Pope Francis' Acts of Accompaniment

April 18, 2016

On Being, April 18, 2016

When they arrived in Rome, the three Syrian families were taken to the Piazza Santa Maria in Trastevere, and to the old Palazzo Leopardi — now known as the Casa del Rifugio.
There, members of the Community of Sant’Egidio had arranged a Syrian dinner for them: rice with raisins, hummus, roast chicken with Syrian spices, falafel, and stuffed ravioli prepared Middle Eastern style. Together, the families and their hosts sat down to eat — the way people have done together for the Christmas dinners that Sant’Egidio (the progressive Catholic movement based nearby) has hosted in the Basilica of Santa Maria in Trastevere every year since the 1980s.

So ended another extraordinary eight-day week in Pope Francis’s pontificate.

Last Friday (April 8th) the Vatican released Pope Francis’s apostolic exhortation on the family, the outcome of a two-year process involving the world’s bishops, and, to a much lesser degree, Catholics generally. This past Saturday (April 15th) Pope Francis went to Lesbos to visit a refugee camp, and returned with 12 people seeking refuge from strife in Syria on the papal airplane. On his way out of Rome, he exchanged greetings with Democratic presidential candidate Bernie Sanders, who had come to the Casa Santa Marta the day before to speak at a Vatican conference.

This eight-day week, it seems to me, was as significant as Pope Francis’s eight-day trip to the United States last fall.

The juxtaposition of events suggests how fully the pope’s conviction that the Church should “accompany” people on their journeys of faith has found expression in his own acts of accompaniment. It has made people of all sorts wish to accompany him. And it points to a crucial effect of this phenomenon for Americans: namely, that at this moment in a presidential campaign in which the role of religion is seen as greatly diminished, the key religious figure is the pope, of all people.

Truly, the scenario that unfolded in these eight days is stranger than fiction. A Jewish U.S. presidential candidate — an avowed socialist — goes to Rome during a tight Democratic race against the first bona fide female presidential candidate in order to underscore the affinities between his outlook and that of the Argentinian Jesuit pope, who just put out a missive urging Catholic flexibility on family matters. Against all predictions, the candidate encounters the pope in the lobby of the simple guesthouse where the pope lives just minutes before the pope sets out on pilgrimage to a tiny Greek island to join two Orthodox leaders in an act of solidarity with political refugees from Syria and Afghanistan, many of them Muslims.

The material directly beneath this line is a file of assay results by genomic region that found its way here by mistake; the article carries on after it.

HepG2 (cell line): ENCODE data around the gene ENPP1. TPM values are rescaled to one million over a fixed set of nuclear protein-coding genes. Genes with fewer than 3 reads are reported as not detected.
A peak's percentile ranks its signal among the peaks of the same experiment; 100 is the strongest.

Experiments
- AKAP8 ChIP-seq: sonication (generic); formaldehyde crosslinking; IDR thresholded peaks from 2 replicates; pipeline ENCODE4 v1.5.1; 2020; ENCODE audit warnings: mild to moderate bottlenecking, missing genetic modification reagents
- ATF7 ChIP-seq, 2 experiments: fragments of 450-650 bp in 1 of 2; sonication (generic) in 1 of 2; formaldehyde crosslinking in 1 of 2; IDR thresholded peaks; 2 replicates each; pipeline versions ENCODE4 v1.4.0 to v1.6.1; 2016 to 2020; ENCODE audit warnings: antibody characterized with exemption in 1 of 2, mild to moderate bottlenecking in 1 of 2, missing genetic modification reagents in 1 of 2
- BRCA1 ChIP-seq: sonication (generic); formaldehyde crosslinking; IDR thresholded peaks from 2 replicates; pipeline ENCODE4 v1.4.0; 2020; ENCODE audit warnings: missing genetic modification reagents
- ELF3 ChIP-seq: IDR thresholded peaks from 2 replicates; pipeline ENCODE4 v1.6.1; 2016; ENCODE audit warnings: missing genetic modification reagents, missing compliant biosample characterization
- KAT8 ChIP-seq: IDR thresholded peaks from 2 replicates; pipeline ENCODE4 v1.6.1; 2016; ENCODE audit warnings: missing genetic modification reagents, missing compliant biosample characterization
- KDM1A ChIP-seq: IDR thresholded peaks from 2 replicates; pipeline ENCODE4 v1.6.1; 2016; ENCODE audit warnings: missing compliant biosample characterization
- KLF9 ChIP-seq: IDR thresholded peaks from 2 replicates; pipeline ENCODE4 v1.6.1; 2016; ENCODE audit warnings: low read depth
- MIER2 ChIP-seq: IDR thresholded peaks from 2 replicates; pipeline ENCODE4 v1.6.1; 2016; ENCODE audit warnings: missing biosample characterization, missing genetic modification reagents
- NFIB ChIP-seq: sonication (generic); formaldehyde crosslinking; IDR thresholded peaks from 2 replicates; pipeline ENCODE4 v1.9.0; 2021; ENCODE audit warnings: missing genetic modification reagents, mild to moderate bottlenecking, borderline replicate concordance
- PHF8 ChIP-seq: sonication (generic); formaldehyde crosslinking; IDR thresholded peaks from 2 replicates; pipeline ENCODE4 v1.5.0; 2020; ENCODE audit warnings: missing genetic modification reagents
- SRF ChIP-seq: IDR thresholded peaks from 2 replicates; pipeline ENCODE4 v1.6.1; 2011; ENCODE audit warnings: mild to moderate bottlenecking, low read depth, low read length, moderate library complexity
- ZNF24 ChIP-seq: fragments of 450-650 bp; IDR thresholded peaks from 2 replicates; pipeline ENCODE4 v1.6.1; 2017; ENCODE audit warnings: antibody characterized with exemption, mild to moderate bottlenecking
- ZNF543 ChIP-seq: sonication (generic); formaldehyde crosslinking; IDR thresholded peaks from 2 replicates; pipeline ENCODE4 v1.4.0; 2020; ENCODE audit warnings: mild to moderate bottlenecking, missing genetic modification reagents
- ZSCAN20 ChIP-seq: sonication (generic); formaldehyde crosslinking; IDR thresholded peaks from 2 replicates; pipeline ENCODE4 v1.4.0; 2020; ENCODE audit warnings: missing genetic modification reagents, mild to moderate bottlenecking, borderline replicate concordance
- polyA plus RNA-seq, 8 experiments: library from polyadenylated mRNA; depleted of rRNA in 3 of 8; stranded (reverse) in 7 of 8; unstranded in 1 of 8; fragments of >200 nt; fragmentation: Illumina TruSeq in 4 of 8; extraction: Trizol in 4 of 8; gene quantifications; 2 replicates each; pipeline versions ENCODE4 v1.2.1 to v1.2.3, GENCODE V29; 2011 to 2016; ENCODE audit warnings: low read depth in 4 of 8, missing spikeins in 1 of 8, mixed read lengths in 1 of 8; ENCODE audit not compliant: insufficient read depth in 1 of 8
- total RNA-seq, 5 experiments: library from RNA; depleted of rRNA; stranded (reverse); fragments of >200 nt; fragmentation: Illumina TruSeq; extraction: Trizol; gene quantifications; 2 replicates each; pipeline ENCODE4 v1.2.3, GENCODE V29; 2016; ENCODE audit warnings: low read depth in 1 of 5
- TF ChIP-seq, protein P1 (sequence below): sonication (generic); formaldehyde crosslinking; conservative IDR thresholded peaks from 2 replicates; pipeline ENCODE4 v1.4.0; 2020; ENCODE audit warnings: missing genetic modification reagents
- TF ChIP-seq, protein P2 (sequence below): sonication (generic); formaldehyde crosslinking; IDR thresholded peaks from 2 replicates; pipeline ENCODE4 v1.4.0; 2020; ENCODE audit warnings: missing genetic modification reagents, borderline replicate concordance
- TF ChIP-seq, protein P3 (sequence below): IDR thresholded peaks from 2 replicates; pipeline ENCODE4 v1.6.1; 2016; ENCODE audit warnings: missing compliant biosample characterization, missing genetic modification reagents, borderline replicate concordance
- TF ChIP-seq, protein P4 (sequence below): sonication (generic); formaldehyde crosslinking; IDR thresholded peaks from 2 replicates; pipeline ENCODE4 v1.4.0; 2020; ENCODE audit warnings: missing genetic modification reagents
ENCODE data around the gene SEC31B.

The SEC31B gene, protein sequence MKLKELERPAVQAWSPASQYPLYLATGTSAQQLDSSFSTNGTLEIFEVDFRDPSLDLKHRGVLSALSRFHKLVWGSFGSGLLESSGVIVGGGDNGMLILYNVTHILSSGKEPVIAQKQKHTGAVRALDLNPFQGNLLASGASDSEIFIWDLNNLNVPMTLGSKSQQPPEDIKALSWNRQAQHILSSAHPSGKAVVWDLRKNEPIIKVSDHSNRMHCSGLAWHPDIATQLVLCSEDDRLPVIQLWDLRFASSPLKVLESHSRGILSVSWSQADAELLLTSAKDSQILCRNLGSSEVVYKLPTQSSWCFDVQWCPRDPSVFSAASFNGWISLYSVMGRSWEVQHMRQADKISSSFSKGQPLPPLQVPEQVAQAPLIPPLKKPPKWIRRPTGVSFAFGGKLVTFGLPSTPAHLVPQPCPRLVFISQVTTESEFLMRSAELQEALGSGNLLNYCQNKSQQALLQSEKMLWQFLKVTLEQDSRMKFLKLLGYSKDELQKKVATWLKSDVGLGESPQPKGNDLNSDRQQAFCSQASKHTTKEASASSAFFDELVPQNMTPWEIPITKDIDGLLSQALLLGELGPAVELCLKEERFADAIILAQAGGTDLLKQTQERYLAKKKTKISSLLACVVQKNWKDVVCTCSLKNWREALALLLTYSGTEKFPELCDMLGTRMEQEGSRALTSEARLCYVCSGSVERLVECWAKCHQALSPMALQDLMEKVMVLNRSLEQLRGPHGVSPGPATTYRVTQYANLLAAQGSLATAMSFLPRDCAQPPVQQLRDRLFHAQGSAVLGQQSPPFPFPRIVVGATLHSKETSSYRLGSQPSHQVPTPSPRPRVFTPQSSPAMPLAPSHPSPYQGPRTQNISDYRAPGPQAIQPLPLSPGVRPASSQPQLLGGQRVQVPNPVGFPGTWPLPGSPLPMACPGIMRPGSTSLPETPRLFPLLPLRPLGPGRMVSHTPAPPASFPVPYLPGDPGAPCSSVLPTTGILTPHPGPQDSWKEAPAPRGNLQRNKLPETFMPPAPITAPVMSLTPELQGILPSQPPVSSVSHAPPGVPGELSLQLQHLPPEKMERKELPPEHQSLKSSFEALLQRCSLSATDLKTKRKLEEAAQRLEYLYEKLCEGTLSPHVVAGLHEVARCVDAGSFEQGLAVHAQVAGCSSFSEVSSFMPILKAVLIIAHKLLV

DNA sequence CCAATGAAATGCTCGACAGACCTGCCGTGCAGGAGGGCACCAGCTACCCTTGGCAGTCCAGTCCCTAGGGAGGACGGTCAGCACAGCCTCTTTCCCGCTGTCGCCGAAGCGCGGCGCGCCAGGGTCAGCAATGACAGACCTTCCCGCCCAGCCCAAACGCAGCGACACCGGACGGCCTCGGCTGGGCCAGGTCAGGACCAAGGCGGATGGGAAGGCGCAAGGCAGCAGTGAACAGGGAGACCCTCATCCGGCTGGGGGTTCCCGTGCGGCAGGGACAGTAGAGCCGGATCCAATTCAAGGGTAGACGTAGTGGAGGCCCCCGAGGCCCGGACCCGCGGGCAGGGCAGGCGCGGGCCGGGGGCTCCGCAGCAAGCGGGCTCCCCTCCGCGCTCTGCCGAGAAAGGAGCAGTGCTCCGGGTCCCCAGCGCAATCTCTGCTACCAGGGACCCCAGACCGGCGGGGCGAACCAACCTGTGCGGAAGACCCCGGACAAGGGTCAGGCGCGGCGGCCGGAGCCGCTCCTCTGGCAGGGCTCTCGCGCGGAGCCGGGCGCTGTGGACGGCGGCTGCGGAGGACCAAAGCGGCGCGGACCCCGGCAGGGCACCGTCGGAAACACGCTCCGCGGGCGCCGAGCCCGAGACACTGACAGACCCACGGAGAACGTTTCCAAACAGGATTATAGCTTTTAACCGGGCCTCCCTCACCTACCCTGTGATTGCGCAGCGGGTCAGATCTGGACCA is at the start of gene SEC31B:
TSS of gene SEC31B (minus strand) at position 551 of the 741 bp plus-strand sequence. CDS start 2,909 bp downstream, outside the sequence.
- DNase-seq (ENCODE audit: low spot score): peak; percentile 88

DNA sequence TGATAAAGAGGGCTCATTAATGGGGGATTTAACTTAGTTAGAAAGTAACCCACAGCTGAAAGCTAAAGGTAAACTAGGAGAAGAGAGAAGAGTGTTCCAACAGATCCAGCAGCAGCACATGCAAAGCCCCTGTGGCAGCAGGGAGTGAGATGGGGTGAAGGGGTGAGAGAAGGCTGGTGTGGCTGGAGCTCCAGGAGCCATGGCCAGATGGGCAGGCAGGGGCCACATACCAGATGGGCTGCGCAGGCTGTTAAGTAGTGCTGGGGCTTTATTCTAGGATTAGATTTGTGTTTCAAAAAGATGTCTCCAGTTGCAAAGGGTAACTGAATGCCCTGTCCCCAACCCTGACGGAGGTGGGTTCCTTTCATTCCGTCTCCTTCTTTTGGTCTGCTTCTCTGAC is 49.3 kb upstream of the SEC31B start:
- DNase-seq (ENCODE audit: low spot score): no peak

Stranger than fiction — and yet there’s a telling inner logic to the juxtaposition.

Even before he returned to Rome with 12 refugees, Pope Francis's trip to Lesbos was a breakthrough moment: the pope going to a "hot zone" of the world just now — putting himself in the center of a humanitarian crisis the way he did in Lampedusa in 2015, in the Central African Republic last November, and in Ciudad Juarez earlier this year.

That he brought 12 people from the camps with him when he returned to Rome was transformative. It suggested that any solution to Europe’s refugee crisis begins with personal acts. Pope Francis didn’t just visit a refugee camp, didn’t just bless people there, didn’t just lunch with them, didn’t just extoll their endurance in tough circumstances: no, he arranged to accompany them back to Rome and help them make new lives there.

All of them are Muslims — and during the presser on the papal plane, a reporter asked the pope why this was so. Pope Francis explained that it was simply that they were 12 people whose papers were in order. But what’s really notable is that the 12 “refugees” were three families, including six children.

To watch the video of their arrival in Trastevere was to realize what the word “refugee” conceals: that many of the people in flight from Syria are members of the Syrian middle class: educated, multilingual, cosmopolitan. Like the people Pope Francis brought to Rome, they are Syrian families who — amidst dictatorship, civil war, and terrorist insurgency — have managed to stick together as families.